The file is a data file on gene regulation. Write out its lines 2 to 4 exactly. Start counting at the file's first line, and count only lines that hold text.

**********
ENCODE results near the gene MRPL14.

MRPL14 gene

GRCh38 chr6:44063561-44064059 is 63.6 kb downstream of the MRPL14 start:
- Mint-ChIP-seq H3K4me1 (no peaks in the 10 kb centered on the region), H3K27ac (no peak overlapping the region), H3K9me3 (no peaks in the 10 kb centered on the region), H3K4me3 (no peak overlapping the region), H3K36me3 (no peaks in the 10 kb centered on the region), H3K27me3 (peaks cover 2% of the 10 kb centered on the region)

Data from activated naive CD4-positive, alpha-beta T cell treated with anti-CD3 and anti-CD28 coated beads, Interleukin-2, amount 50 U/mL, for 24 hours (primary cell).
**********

MRPL14 gene

GRCh38 chr6:44063561-44064059 is 63.6 kb downstream of the MRPL14 start:
- Mint-ChIP-seq H3K4me1 (no peaks in the 10 kb centered on the region), H3K27ac (no peak overlapping the region), H3K9me3 (no peaks in the 10 kb centered on the region), H3K4me3 (no peak overlapping the region), H3K36me3 (no peaks in the 10 kb centered on the region), H3K27me3 (peaks cover 2% of the 10 kb centered on the region)